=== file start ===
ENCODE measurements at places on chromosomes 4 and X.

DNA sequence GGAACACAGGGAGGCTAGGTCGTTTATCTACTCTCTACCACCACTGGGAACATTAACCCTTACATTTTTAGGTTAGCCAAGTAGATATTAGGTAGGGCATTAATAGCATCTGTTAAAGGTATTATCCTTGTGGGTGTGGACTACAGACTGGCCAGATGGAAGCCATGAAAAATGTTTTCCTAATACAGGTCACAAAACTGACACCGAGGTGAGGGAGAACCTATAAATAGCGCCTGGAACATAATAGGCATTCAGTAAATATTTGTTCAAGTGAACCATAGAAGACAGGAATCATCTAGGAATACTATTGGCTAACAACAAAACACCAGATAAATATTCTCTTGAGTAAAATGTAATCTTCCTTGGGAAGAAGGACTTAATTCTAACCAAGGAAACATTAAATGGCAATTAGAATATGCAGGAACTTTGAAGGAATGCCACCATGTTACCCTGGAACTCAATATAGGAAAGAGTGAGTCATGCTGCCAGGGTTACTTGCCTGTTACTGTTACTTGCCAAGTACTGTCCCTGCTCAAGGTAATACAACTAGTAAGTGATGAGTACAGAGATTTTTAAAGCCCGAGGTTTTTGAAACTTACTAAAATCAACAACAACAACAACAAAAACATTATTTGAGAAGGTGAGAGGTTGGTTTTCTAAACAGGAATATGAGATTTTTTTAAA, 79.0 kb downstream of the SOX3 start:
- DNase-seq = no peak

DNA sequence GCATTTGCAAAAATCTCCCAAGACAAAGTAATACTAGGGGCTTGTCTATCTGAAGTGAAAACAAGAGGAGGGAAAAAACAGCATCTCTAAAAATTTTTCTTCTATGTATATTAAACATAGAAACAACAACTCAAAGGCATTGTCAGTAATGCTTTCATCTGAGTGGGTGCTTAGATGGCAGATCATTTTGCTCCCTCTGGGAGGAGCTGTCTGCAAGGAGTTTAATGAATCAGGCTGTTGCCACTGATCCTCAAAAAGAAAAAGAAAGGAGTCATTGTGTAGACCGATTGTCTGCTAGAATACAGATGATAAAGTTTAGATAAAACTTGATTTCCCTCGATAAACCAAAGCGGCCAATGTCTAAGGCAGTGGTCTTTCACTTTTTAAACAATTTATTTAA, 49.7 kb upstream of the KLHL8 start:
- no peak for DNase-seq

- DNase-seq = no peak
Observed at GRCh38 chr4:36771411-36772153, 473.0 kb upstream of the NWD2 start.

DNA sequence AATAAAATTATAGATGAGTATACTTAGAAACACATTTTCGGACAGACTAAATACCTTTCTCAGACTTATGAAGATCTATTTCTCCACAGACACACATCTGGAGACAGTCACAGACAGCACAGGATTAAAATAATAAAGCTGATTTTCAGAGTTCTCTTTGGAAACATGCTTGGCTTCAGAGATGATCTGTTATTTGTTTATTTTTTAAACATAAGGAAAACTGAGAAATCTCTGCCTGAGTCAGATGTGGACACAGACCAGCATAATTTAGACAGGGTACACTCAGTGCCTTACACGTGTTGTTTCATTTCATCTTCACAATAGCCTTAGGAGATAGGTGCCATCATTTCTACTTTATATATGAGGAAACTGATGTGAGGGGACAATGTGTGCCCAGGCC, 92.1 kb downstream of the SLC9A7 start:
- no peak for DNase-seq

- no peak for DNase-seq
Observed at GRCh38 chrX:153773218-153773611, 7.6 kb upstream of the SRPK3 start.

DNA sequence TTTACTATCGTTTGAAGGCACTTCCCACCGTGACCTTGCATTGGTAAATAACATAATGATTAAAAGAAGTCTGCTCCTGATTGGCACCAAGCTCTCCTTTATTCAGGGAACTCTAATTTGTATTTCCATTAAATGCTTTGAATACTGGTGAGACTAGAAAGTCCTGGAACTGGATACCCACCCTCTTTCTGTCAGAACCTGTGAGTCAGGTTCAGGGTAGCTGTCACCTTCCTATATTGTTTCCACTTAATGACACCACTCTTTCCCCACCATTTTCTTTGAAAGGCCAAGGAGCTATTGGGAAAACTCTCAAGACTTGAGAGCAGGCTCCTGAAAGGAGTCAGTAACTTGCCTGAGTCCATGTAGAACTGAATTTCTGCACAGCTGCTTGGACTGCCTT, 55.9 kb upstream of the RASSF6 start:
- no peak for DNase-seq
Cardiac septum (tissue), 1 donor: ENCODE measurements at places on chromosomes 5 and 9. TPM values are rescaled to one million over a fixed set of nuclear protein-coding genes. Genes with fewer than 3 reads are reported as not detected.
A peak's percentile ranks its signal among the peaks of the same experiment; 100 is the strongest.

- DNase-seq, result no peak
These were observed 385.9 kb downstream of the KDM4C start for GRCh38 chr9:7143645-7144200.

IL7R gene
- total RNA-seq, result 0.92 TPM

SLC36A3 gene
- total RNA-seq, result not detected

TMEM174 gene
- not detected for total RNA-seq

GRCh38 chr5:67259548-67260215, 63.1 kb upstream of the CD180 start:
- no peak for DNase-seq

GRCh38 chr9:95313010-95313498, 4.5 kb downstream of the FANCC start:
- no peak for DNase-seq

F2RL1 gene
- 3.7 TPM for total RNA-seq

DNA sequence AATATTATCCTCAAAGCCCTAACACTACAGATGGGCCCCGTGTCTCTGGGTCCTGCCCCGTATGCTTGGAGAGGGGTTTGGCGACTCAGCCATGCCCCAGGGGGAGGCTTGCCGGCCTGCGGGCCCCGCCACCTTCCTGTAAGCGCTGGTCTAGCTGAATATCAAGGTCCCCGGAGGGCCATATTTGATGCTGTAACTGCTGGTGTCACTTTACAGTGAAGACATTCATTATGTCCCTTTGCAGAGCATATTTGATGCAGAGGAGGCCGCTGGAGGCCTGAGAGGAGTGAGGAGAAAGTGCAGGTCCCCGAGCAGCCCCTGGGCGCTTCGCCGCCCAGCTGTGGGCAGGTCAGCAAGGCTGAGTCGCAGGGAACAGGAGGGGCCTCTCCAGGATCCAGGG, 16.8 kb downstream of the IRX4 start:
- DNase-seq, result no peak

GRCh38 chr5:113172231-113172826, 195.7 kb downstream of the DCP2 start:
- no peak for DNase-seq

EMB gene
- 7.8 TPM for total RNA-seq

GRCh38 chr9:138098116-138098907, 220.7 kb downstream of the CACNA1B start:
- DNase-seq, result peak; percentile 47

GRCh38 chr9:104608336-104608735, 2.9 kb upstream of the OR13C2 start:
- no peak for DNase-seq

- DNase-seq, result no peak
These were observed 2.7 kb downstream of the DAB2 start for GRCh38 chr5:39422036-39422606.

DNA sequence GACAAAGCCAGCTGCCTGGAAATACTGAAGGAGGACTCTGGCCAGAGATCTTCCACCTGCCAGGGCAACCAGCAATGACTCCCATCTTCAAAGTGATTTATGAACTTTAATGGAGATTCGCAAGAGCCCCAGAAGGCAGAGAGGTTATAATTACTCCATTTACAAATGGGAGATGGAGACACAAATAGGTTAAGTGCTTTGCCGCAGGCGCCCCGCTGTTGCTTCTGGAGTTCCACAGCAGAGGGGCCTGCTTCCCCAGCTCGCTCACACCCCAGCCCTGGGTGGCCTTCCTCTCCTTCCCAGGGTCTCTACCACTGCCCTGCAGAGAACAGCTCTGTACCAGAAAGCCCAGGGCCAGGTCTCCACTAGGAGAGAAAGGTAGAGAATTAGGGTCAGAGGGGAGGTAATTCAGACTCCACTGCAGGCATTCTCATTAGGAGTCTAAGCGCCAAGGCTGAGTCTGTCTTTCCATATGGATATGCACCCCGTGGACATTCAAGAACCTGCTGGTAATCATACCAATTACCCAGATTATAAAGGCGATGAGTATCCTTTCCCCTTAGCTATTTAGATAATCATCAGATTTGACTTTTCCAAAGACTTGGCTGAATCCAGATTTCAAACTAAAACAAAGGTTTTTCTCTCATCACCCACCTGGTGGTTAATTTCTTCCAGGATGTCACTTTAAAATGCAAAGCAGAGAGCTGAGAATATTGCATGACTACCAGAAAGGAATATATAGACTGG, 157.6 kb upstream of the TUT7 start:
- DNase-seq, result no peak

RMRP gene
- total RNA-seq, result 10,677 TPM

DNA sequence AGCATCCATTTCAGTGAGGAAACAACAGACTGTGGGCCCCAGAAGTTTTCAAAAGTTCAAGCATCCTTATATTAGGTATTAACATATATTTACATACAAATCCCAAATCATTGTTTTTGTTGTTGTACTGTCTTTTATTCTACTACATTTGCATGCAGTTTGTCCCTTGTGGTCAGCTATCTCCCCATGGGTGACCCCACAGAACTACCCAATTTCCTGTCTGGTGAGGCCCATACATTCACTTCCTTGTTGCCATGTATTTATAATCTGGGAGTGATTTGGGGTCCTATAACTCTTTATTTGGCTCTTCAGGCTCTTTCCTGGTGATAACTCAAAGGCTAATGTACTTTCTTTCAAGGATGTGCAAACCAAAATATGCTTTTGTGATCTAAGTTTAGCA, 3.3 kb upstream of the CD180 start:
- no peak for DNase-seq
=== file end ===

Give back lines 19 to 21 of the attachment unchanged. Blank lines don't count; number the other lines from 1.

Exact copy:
- total RNA-seq, result 0.92 TPM

SLC36A3 gene
- total RNA-seq, result not detected